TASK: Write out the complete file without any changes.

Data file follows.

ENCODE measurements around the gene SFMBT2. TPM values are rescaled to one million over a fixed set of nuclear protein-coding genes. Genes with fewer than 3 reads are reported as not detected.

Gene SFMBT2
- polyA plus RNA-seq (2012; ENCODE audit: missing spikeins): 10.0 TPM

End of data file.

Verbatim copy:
ENCODE measurements around the gene SFMBT2. TPM values are rescaled to one million over a fixed set of nuclear protein-coding genes. Genes with fewer than 3 reads are reported as not detected.

Gene SFMBT2
- polyA plus RNA-seq (2012; ENCODE audit: missing spikeins): 10.0 TPM